The defendant was indicted, tried and convicted of involuntary manslaughter with on automobile while engaged in the unlawful acts of speeding, driving on the wrong side of the road, and driving while intoxicated. He was sentenced to three years' confinement in the State Penal System. The appeal is from the judgment of conviction and sentence after motion for new trial was filed and denied. Error is enumerated on (1) the insufficiency of the evidence to support the verdict; (2) the failure of the court to charge without request Code 38-109, where the conviction is based on circumstantial evidence alone; and (3) the failure to charge the applicable principle of law without request, found in Code 26-1010 as to the punishment for involuntary manslaughter, both in the commission of an unlawful act, and in the commission or performance of a lawful act where there has not been observed necessary discretion and precaution which shall be punished as for a misdemeanor. Held:
1. It is never error to fail to charge on circumstantial evidence absent a request in writing therefor, where there is direct evidence sufficient to support the verdict of the jury. Nobles v. State, 127 Ga. 212 (5) (56 SE 125)
; Hegwood v. State, 138 Ga. 274 (75 SE 138)
; Bowen v. State, 181 Ga. 427 (4) (182 SE 510)
; Green v. State, 210 Ga. 745 (2) (82 SE2d 703)
2. In this case the defendant admitted he was driving the car which was involved in the fatal collision. He was in a state of intoxication or semi-intoxication which he contends resulted from his drinking intoxicants after the collision, and which may have been the truth of this phase of the matter. Deputy Sheriff Walter Porter testified that he was on patrol duty after midnight on this particular occasion, with a member of the State Highway Patrol, and that the GTO Pontiac automobile of defendant left a drive-in in the town of McCaysville at a considerable rate of speed and the patrol car gave pursuit. They attained the speed of 75 mph but the front car kept gaining; they attained the speed of 115 mph and when they saw they were not going to overtake the Pontiac, they decided to "back off" which means slow down. This witness testified as follows: "Q. Well, from the time you first saw this Pontiac spurting out of the driveway into the highway at the restaurant, until you came upon the scene, how many times did you lose sight of the automobile? A. We didn't lose sight of it, at all, that I recall, only just a few seconds when it went around the Volkswagen and we hesitated until we could get around it. Q. You mean you kept the car in your sight all the time, from the time you saw him? A. Yes, sir. Q. And it never did get out of your sight? A. No sir. Q. Well, I misunderstood your whole line of testimony a minute ago. A. No, sir. Q. You stayed right behind this car all the way up to the crest of the hill? A. We wasn't right behind it, no, sir. Q. I mean you stayed where you could see it. A. Yes, sir. Q. And you never lost sight of it. A. No, sir." The distance from the place where the Pontiac turned into the highway and where the pursuit began by the officers' car to the point of impact was approximately two miles. In fairness, let it be said that other portions of the testimony of this witness could have been construed as meaning the front vehicle was lost to his sight temporarily, but it was within the province of the jury to determine which version of the testimony to believe, if indeed there was such contradiction. See Code Ch. 38-18; Wallis v. Watson, 184 Ga. 38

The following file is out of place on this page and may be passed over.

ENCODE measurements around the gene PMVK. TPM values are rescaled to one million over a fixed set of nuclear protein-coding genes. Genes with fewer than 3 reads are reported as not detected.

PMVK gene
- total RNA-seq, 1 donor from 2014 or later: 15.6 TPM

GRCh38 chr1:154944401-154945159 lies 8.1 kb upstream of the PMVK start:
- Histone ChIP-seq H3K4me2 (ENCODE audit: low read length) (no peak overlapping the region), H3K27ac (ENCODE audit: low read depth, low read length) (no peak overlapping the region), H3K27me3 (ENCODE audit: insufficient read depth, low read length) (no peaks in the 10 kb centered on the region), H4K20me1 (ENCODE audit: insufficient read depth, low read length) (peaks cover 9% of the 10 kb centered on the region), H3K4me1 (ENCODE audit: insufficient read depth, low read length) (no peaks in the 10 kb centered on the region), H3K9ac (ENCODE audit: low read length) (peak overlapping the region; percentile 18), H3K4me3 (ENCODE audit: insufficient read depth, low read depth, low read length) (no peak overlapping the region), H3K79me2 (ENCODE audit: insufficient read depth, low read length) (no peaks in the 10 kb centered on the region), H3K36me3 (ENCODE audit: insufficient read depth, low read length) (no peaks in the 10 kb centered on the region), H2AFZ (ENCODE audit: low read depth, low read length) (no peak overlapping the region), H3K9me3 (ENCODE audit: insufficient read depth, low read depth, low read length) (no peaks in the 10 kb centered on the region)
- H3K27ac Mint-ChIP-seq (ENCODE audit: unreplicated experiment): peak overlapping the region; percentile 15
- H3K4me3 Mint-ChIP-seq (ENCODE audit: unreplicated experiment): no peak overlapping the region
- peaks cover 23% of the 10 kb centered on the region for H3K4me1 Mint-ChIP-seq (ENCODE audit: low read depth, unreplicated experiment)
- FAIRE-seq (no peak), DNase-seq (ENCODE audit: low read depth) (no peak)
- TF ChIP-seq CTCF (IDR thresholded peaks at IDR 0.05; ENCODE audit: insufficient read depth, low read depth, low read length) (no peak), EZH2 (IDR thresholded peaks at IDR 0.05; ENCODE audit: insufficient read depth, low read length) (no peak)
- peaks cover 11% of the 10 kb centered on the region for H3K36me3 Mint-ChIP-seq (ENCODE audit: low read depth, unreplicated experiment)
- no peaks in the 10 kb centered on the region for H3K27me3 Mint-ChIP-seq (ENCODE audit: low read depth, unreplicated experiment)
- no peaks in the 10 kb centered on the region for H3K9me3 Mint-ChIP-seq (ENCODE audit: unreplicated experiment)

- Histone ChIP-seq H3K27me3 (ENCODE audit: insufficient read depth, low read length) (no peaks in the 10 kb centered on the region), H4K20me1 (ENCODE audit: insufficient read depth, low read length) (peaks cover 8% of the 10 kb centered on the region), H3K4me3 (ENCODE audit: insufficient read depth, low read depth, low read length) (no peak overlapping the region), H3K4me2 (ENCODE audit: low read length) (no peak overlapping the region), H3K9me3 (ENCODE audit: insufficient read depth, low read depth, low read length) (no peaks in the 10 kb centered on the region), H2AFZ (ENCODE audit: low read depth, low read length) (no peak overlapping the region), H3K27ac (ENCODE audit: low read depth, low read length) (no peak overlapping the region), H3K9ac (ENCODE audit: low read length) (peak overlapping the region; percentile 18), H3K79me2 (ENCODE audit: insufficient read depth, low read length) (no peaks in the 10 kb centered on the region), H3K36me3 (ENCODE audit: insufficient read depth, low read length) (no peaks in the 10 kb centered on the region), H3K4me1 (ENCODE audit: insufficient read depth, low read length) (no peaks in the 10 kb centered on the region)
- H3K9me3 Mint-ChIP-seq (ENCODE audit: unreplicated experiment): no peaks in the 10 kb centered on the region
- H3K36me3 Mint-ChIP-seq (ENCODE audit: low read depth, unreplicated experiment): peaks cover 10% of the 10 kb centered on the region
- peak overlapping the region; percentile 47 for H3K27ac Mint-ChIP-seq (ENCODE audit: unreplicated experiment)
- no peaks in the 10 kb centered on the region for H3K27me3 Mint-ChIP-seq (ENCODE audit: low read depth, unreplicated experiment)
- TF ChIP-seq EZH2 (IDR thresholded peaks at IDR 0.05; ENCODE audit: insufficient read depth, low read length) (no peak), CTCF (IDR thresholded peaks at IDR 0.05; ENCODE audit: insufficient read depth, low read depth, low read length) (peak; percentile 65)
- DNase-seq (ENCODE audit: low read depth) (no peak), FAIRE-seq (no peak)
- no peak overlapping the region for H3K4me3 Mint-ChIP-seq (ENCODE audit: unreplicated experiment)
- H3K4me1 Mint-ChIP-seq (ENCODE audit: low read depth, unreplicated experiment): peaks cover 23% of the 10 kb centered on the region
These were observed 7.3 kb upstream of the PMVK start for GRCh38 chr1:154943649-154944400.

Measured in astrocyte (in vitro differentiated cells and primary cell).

, 41 (190 SE 360
); Rowe v. State, 68 Ga. App. 161 (2) (22 SE2d 210)
; Gulf Life Ins. Co. v. Moore, 90 Ga. App. 791 (5) (84 SE2d 696)
. From this statement of facts it appears there is ample direct evidence to support the jury's verdict of guilty without resort to circumstantial evidence.
3. Attention is also called to the rule that in every case where a verdict has been rendered by a jury and has received the approval of the trial court, the evidence given in support thereof must be construed most strongly toward the prevailing party in the trial court; that is, most strongly in favor of supporting the verdict. It must be construed "in its most favorable light to the prevailing party . . . for every presumption and inference is in favor of the verdict." Wren v. State, 57 Ga. App. 641
, 644 (196 SE 146
); Southern R. Co. v. Brock, 132 Ga. 858
, 862 (64 SE 1083
); Stapleton v. Amerson, 96 Ga. App. 471 (5) (100 SE2d 628)
; Young Men's Christian Assn. v. Bailey, 112 Go. App. 684, 690 (146 SE2d 324
4. While if is the duty of the trial court to charge the contentions of the parties where supported by evidence, and it is not improper in a criminal case to charge the contentions of the defendant without request, it is not required when the same are supported only by the defendant's statement. Bagley v. State, 212 Ga. 206
, 207 (91 SE2d 506
); Wilson v. State, 215 Ga. 672 (5) (113 SE2d 95)
. The only possible contention that the defendant was in the commission of a lawful act "where there has not been observed necessary discretion and caution" was in the defendant's unsworn statement, and the court "was not required to charge the substance of Code 26-1010 in regard to involuntary manslaughter occurring in the commission or performance of a lawful act without necessary discretion and caution where the punishment would be as for a misdemeanor, there being no written request therefor. The error enumerated on the failure of the court to charge this portion of Code 26-1010 is not meritorious.
5. The evidence was sufficient to support the verdict, and the general grounds are not meritorious.
Cecil C. Hartness, Robert K. Ballew, for appellant.